Major outcomes

The major outcomes and achievements of the METEO research group over the past period (2018 – 2021) can be summarized as follows:
Development and operation of novel services and tools related to wildfires: Capitalizing on the results of the Interreg-funden DISARM research project, the METEO research group developed several innovative tools and services to support preparedness and increase awareness for wildfires. These include:

  • The IRIS 2.0 rapid response fire spread forecasting system that can provide on-demand fire spread predictions faster than in real-time. The system has been used by the Hellenic Fire Corps on 17, 31, and 3 wildfire incidents in 2019, 2020, and 2021, respectively.
  • Daily, high-resolution forecasts of fire danger based on advanced fire weather indices that have been properly adapted to the pyric environment of Greece.
  • 24/7/365 monitoring of fire weather and fuel conditions (via the estimation of the moisture content of fine dead fuels; a reliable proxy for assessing landscape flammability) through the exploitation of surface weather data provided by the dense network of automatic weather stations that the group operates in Greece since 2007.

Development and operation of the first-of-its-kind in Greece early warning system for severe weather: In Autumn 2019, the METEO research group launched the development of a prototype early warning system for severe weather to support the Municipality of Kilkis in northern Greece. The system exploits surface weather and hydrological data together with high-resolution numerical weather prediction to provide early warnings on imminent severe hydrometeorological events, thus supporting civil protection at the regional authority level. The system will be replicated for the municipalities of Nevrokopi in northeastern Greece and Rethymnon in Crete.

Participation in International Infrastructures: All stations of the national network of automated surface meteorological stations (NOAAN) operated by the METEO unit at IERSD have been included since 2020 (in the Observing Systems Capability Analysis and Review Tool (OSCAR) of the WMO OSCAR is a resource developed by WMO in support of Earth Observation applications, studies, and global coordination.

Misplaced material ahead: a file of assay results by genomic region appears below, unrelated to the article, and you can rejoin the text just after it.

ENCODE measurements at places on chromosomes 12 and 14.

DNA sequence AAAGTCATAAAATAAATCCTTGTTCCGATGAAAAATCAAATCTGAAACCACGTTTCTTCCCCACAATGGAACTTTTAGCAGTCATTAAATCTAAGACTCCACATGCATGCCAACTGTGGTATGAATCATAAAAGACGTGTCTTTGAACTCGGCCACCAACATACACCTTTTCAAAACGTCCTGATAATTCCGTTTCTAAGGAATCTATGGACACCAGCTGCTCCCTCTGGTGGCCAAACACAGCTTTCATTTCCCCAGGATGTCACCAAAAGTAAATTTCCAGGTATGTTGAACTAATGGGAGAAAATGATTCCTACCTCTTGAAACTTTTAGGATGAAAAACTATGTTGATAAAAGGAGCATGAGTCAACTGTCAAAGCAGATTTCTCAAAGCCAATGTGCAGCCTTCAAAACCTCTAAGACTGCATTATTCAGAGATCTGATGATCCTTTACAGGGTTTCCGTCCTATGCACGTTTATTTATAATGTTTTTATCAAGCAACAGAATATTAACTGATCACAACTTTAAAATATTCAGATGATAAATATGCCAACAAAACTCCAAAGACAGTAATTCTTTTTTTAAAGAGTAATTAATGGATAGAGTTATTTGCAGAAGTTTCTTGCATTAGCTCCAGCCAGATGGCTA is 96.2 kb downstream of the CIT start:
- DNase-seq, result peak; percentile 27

Storm naming in Greece: The METEO Unit at NOA started storm naming in January 2017 and has named 35 storms up to September 2021. The good practice of storm naming in Greece has been recently embraced as an initiative by the National Meteorological Services of Greece, Cyprus and Israel who have decided to name storms that may produce impacts in at least one of the three countries. This decision has been finalized and has been in operation since October 2021.

Innovative research on high impact weather events and their socio-economic effects: The systematic record of all severe weather events and of their effects over the last 2 decades, including small-scale ones, significantly contributes to the study of the vulnerability/resilience of individual parts of the country, the effectiveness of implemented policies and measures, while generating important data freely available to the general public and the scientific community. In addition, surveys aiming to examine individual risk perception, awareness, and preparedness against weather-related natural hazards in a multi-hazard area have been systematically posted with a very strong public response. These studies enhance our understanding of the communities’ resilience and allow us to identify possible shortcomings in knowledge or awareness of the public.